ADHD / ADHD and the Workplace / Adult ADHD / Anxiety / Coping Strategies

Adult ADHD & Workflow: The Fear of Letting Go

I’ve heard that there is a fantasy world out there, where people focus on their work, then take a break, then focus again. One of the most persistent ADHD-related behaviors that I have worked to curb is my workaholic tendencies.

I guess curb isn’t the right word, perhaps modify is a better one. Because I want to be productive and busy, but I have learned a few things:

1) If my brain just isn’t cooperating, it usually isn’t worth forcing. You’re not proving anything to anyone by sitting there getting frustrated and not focusing.

2) Nobody can just work all the time. (My response to this used to be “oh yeah, watch me”.)

3) If you have moments when you are not working..it’s OK.

Many tentacles wove together to create a situation where I felt like I had to work during every moment I wasn’t sleeping. We all know that when you have ADHD, you sometimes have to spend time making up for lost time. I’ve had many days where at mid-day I can’t focus but when everyone else is ready to go home, my brain fires up and while everyone else leaves. (And there’s no denying it’s often easier to work when nobody else is around to create distractions.)

And then of course there’s that feeling that if you do find your focus, you’re so afraid of losing it that you don’t want to stop. That’s the one that’s bugging me lately. It’s one part terror and one part practicality. Sometimes hyperfocus comes along and befriends you for a handful of glorious hours (or in my case…like 12 hours)…sometimes you’re just in a groove. But every adult with ADHD knows that feeling of finally getting focused, when someone walks in and starts talking, or asks you a question, or does a cartwheel on your desk, or offers you and when they leave, you just can’t find it again. You’re done. Quite possible for the rest of the day.

There is always this fear that I’m not getting enough done and that because I can’t trust myself, or others, to leave me alone when I’m focused, that the work can never stop.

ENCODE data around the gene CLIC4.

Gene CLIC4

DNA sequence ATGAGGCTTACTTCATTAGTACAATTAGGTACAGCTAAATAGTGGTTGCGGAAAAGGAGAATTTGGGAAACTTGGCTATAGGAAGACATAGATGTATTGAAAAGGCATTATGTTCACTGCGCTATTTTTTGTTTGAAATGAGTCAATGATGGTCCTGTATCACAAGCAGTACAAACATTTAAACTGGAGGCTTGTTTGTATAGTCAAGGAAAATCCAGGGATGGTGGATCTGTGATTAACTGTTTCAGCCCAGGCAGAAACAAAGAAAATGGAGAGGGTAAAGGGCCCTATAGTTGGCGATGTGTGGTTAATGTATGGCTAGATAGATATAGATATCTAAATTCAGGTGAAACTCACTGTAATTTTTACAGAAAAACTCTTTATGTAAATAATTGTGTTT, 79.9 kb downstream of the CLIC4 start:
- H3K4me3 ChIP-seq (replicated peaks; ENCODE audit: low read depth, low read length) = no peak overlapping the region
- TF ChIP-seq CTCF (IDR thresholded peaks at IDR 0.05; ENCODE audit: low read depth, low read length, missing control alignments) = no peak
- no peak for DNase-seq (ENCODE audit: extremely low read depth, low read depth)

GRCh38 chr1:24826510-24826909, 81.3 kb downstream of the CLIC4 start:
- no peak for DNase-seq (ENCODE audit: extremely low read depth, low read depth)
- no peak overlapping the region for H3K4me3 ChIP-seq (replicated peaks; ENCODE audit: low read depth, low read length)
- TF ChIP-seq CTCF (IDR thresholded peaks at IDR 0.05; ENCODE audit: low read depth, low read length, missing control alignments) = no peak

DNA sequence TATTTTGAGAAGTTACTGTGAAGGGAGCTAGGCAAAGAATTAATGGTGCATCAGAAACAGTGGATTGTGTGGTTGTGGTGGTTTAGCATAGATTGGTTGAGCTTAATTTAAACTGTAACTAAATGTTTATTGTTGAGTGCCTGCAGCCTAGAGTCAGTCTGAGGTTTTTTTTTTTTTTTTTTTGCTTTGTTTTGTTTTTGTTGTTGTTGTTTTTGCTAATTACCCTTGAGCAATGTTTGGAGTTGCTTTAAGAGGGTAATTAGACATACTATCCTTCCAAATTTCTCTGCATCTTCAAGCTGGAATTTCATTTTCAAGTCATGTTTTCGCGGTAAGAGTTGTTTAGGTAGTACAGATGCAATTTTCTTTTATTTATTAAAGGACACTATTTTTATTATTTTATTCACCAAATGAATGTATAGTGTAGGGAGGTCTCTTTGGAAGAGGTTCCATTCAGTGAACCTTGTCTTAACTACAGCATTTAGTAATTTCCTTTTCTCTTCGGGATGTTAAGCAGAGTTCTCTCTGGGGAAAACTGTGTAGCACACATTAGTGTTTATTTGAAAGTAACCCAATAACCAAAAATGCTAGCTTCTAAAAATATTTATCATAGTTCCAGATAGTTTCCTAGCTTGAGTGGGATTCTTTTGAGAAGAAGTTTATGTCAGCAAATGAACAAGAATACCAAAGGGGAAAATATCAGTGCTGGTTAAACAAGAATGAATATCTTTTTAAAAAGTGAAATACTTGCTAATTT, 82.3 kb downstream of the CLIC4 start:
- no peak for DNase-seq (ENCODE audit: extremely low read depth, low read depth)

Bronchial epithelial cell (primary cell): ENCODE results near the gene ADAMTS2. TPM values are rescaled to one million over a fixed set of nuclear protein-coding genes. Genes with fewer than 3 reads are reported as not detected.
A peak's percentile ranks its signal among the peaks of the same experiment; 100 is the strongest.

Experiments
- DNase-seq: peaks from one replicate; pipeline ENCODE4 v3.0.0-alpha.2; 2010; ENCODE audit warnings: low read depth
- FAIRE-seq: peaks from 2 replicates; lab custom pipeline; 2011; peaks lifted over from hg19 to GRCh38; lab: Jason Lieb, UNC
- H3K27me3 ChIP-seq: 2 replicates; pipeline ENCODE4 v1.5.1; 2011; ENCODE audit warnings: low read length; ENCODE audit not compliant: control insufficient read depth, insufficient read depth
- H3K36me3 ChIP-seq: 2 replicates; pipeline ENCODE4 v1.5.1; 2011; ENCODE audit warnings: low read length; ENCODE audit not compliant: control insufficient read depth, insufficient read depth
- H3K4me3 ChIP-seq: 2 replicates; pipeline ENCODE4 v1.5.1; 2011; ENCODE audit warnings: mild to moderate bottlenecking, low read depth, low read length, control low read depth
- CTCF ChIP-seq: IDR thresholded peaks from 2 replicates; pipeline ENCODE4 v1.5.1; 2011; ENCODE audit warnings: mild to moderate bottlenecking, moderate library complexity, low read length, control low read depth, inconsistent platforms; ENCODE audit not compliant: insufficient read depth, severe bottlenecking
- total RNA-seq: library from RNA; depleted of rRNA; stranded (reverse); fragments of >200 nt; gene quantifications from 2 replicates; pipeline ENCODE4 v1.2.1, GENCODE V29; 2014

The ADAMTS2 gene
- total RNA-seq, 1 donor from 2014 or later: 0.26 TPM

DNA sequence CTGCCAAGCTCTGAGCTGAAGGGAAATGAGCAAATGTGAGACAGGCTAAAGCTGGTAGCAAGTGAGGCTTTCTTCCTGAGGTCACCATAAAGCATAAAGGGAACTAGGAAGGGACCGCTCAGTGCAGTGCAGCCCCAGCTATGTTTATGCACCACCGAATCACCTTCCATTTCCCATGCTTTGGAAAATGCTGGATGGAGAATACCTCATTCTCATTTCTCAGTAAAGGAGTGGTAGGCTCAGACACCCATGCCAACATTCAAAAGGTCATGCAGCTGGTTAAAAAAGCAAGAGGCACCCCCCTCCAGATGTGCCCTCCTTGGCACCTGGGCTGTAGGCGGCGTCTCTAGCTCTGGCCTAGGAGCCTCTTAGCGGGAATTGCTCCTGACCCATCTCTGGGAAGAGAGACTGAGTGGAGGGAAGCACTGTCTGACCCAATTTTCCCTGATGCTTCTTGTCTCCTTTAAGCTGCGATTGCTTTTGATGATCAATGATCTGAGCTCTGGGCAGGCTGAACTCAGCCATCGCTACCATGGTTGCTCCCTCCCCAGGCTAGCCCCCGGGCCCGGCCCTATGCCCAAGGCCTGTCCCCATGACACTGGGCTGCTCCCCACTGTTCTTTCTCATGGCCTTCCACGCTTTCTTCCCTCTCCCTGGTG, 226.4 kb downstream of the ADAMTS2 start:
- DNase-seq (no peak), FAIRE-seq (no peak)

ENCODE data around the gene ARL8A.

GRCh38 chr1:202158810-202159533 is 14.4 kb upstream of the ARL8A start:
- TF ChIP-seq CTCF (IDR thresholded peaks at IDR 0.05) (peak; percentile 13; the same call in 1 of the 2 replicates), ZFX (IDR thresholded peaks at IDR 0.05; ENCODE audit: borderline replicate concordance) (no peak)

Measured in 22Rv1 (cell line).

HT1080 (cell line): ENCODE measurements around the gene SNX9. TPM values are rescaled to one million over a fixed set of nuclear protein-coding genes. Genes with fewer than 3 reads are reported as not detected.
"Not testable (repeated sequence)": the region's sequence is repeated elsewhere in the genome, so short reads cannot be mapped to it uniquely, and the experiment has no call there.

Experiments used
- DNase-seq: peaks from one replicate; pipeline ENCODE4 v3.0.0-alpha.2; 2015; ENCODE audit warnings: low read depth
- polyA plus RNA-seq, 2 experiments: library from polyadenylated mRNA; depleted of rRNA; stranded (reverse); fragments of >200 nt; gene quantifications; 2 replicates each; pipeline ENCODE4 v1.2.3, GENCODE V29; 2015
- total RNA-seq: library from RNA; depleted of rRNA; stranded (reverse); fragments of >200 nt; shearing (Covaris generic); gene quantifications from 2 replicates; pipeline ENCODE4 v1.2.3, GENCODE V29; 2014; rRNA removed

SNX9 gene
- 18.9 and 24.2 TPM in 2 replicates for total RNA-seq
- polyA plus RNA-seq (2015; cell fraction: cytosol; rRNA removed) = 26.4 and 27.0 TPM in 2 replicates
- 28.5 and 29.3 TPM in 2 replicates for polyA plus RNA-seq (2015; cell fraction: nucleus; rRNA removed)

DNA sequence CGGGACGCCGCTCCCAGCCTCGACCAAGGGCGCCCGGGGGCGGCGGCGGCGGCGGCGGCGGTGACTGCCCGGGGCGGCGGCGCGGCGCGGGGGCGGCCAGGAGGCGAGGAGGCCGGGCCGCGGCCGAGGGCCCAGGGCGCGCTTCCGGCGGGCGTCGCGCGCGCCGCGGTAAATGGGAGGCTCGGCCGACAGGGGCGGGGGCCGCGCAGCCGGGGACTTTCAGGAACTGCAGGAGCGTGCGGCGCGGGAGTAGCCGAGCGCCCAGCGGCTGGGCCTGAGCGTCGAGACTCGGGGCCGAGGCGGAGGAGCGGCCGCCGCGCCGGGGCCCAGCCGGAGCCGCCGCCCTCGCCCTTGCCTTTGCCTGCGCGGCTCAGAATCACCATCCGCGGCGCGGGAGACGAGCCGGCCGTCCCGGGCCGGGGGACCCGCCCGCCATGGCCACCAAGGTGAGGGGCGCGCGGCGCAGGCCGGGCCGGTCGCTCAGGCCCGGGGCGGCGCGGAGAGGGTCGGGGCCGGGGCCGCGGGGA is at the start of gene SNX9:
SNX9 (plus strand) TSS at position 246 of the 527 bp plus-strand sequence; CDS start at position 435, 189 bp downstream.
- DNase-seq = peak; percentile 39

That’s why, recently, I have been consciously allowing myself to take breaks. I have to trust myself as I tell myself, over and over, that no disaster will occur if I stop “working”. Now…sometimes not working looks a lot like me doing the dishes. But that’s okay. That’s what I call life balance. The dishes need to be done and that’s actually a more relaxing activity for me (I know it isn’t for everyone, but I like activities that involve physical movement and little thinking, even if it involves cleaning). Sometimes not working looks like walking dogs. Sometimes not working looks like vacuuming the livingroom. Sometimes it looks like planting myself among the kids on the couch and watching tv with them.

And interestingly…everything I need to get done has been getting done, bit by bit…and more easily than usual. I mean I do have a notebook that I write important things in, and a calendar and I’ve gotten pretty good at checking it (most of the time). If I’m worried about forgetting something I can check them as many times as I want to.

My life doesn’t even feel the same. Rays of calm seep in. AND my house is cleaner. And the dogs are happier. And so are the kids. And…so am I. (I’m sure Sonny is too, but he’s working on his own ADHD flow.)

I did not anticipate that result.

I know that this will be something I have to remind myself of, pretty much forever, that I can still be effective, and sometimes MORE effective, when I take breaks from work. I still have the same brain. But I learned something new. And it helped me feel better. And it’s making my whole life better. And it was easier to do than I thought it would be.

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